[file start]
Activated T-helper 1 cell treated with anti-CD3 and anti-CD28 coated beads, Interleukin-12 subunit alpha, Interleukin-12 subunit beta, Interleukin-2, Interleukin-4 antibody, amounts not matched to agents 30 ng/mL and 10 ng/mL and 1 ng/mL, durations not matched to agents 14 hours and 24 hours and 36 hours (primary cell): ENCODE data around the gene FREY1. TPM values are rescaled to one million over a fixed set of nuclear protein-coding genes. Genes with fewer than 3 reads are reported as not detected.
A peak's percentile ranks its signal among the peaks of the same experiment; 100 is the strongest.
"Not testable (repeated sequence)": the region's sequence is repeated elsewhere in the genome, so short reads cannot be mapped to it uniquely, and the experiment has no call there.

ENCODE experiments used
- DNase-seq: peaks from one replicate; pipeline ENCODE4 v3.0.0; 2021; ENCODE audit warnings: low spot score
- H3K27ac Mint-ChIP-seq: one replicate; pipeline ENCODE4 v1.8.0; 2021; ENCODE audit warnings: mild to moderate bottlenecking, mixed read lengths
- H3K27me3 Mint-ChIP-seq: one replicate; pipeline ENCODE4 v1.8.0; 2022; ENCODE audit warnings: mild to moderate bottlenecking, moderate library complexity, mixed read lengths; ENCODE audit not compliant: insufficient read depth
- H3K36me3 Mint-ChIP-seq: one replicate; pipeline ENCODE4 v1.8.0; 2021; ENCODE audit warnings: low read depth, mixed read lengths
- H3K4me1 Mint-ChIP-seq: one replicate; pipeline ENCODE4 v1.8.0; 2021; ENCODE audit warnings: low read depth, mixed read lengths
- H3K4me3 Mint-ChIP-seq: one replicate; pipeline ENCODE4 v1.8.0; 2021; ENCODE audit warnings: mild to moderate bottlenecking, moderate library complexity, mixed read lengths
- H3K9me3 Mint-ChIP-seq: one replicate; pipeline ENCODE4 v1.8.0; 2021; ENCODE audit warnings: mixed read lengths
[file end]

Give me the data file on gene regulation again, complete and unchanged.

Activated T-helper 1 cell treated with anti-CD3 and anti-CD28 coated beads, Interleukin-12 subunit alpha, Interleukin-12 subunit beta, Interleukin-2, Interleukin-4 antibody, amounts not matched to agents 30 ng/mL and 10 ng/mL and 1 ng/mL, durations not matched to agents 14 hours and 24 hours and 36 hours (primary cell): ENCODE data around the gene FREY1. TPM values are rescaled to one million over a fixed set of nuclear protein-coding genes. Genes with fewer than 3 reads are reported as not detected.
A peak's percentile ranks its signal among the peaks of the same experiment; 100 is the strongest.
"Not testable (repeated sequence)": the region's sequence is repeated elsewhere in the genome, so short reads cannot be mapped to it uniquely, and the experiment has no call there.

ENCODE experiments used
- DNase-seq: peaks from one replicate; pipeline ENCODE4 v3.0.0; 2021; ENCODE audit warnings: low spot score
- H3K27ac Mint-ChIP-seq: one replicate; pipeline ENCODE4 v1.8.0; 2021; ENCODE audit warnings: mild to moderate bottlenecking, mixed read lengths
- H3K27me3 Mint-ChIP-seq: one replicate; pipeline ENCODE4 v1.8.0; 2022; ENCODE audit warnings: mild to moderate bottlenecking, moderate library complexity, mixed read lengths; ENCODE audit not compliant: insufficient read depth
- H3K36me3 Mint-ChIP-seq: one replicate; pipeline ENCODE4 v1.8.0; 2021; ENCODE audit warnings: low read depth, mixed read lengths
- H3K4me1 Mint-ChIP-seq: one replicate; pipeline ENCODE4 v1.8.0; 2021; ENCODE audit warnings: low read depth, mixed read lengths
- H3K4me3 Mint-ChIP-seq: one replicate; pipeline ENCODE4 v1.8.0; 2021; ENCODE audit warnings: mild to moderate bottlenecking, moderate library complexity, mixed read lengths
- H3K9me3 Mint-ChIP-seq: one replicate; pipeline ENCODE4 v1.8.0; 2021; ENCODE audit warnings: mixed read lengths